Cancer Walk boosted by community support that Garry Brodhead, Tony Robichaux knew well

Tim Buckley
The Daily Advertiser

On Friday night, UL will play its first baseball game since 1994 without Tony Robichaux as its head coach. On Saturday, a statue of Robichaux standing outside of M.L. “Tigue” Moore Field at Russo Park will be unveiled.

Opening weekend for the No. 24 Ragin’ Cajuns will be a continuance of the love shown for the Robichaux family since he passed away last July, 10 days after a heart attack.

UL women’s basketball coach Garry Brodhead, who has something special of his own going on Saturday, knows a little bit about community support in trying times too.

The second annual Andrea Brodhead Foundation Cancer Walk — held in memory of Brodhead’s late wife, who lost her battle with breast cancer in 2015 — will be held from 11 a.m. until noon on Saturday at the Cajundome.

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UL women's basketball coach Garry Brodhead greets Ragin' Cajun players during last season's cancer research awareness "Pink Game" against Texas State. This year's "Pink Game" is Saturday vs. Georgia Southern.

“Me and Tony Robichaux spoke about this when my wife passed, and his mom was going through health issues,” Brodhead said of the way Cajuns come together when one of their own is in need.

“He grabbed me one morning and said how important it was for us to be here in the community, at this university, because (elsewhere) we wouldn’t have been able to coach and do what we did, and take care of our family at the same time.

“And I think it’s always stuck in my mind that this community is special, man,” Brodhead added. “And it really doesn’t have to be about cancer. It can be any issue that comes up in this community. People will rise up. Like Tony used to say, ‘Stand up.’ They do stand up.”

It’s what helped keep Brodhead on his feet when he was really down.

More:Legendary UL baseball coach Tony Robichaux dies

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“For me, that I saw,” the Cajuns coach said, his voice cracking as he spoke earlier this week. “I saw a lot of my friends, family and community step up and help me to get through it.

“It made it special, to have that kind word. It’s amazing. Some people don’t want to talk about it. I’m opposite. I’d rather talk about it and get through it.

“So, man, I had so many people that were calling me, and concerned about my program, and all that,” Brodhead added. “So it’s a blessing to be here. Truly a blessing to be here. … And we don’t thank the community enough for what they do for us.”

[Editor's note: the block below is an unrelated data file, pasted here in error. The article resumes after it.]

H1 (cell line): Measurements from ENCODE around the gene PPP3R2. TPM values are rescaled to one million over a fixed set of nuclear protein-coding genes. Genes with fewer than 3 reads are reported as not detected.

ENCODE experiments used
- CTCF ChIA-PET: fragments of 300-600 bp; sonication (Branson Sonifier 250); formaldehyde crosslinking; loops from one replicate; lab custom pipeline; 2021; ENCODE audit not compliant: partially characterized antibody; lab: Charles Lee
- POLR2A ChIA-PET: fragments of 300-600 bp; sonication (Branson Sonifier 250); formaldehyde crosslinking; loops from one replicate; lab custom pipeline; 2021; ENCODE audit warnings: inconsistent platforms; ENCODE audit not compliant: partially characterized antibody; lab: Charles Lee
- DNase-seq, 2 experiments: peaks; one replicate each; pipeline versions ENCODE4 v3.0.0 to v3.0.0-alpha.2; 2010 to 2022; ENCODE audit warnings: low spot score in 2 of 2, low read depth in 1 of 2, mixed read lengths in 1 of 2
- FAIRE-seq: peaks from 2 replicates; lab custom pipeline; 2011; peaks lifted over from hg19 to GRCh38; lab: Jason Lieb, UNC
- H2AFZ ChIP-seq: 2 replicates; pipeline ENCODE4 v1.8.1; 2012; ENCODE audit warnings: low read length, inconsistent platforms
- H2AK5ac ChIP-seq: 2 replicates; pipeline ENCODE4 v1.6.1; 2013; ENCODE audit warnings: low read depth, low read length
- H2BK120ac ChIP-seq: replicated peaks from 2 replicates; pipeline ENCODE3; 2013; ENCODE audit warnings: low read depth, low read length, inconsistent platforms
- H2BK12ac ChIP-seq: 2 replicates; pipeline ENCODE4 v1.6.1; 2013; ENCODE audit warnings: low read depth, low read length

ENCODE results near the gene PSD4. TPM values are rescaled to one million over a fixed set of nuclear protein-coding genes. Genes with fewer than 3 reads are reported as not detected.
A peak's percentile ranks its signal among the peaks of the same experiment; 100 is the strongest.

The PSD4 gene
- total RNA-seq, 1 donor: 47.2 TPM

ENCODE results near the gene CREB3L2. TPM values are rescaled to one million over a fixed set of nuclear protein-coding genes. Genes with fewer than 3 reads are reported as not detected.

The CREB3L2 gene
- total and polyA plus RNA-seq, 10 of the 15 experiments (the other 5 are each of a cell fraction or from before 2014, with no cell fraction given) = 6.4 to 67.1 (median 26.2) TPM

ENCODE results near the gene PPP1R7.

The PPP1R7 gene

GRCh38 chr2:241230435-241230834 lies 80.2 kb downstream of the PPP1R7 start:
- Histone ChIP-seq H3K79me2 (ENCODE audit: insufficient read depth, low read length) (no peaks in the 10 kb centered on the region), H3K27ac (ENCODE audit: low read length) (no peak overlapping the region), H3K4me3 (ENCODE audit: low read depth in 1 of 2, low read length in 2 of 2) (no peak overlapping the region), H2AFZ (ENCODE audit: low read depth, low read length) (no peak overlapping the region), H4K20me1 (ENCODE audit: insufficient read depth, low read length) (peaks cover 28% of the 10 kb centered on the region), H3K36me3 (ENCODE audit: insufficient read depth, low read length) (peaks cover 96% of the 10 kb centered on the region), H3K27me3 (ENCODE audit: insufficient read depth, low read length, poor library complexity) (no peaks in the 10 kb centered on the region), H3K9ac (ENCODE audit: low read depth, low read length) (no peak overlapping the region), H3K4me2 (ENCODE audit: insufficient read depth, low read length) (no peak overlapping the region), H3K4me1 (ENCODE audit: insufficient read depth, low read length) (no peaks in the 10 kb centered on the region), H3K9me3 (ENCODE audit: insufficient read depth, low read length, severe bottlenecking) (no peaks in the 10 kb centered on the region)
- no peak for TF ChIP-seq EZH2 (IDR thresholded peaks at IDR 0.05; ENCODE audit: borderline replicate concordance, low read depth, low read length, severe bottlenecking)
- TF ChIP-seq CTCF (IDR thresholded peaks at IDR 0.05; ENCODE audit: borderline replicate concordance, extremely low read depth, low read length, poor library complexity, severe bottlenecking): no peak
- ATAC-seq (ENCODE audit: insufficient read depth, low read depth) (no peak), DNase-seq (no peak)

Registration for the cancer walk opens at 8:30 a.m. Saturday. Brodhead, whose Cajuns were 13-9 going into Thursday night's home game against Georgia State, will make opening remarks at 10 a.m. A meet-and-greet with Brodhead’s team is scheduled for 1 p.m.

And at 2 p.m. UL will play Georgia Southern in its annual “Pink Game” at the Cajundome, where cancer survivors will be recognized throughout the contest.

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Cost of the walk is $10, which also includes a T-shirt and a ticket to the game. T-shirts can be purchased for $5, with all proceeds going to the foundation.

The foundation, according to Brodhead, is used mainly to provide a UL scholarship for someone that has cancer or has someone in their family with cancer, and also to bring awareness to the fight for a cure to cancer.

Before UL’s game Saturday, Cajun players will hear first-hand the personal tales of cancer survivors.

“It’s awesome. I wish everybody could be in the locker room, to hear the stories,” said Brodhead, a former assistant coach at McNeese, where a Cancer Walk in Lake Charles drew more than 10,000, before taking over at UL in 2012.

“And my kids, our players, get so much out of it. You know, they listen to their story. … You listen to them, and it’s their day to come in and to share with us. It was that way at McNeese. There’s not a dry eye in the locker room.

“And to be able to go play afterward … it’s emotional. It gets us going,” Brodhead added. “I think it gets us going in the right direction. You start thinking about other peoples’ lives, and how blessed we truly are to have health.”

Related:UL women remember Andrea Brodhead with inaugural cancer walk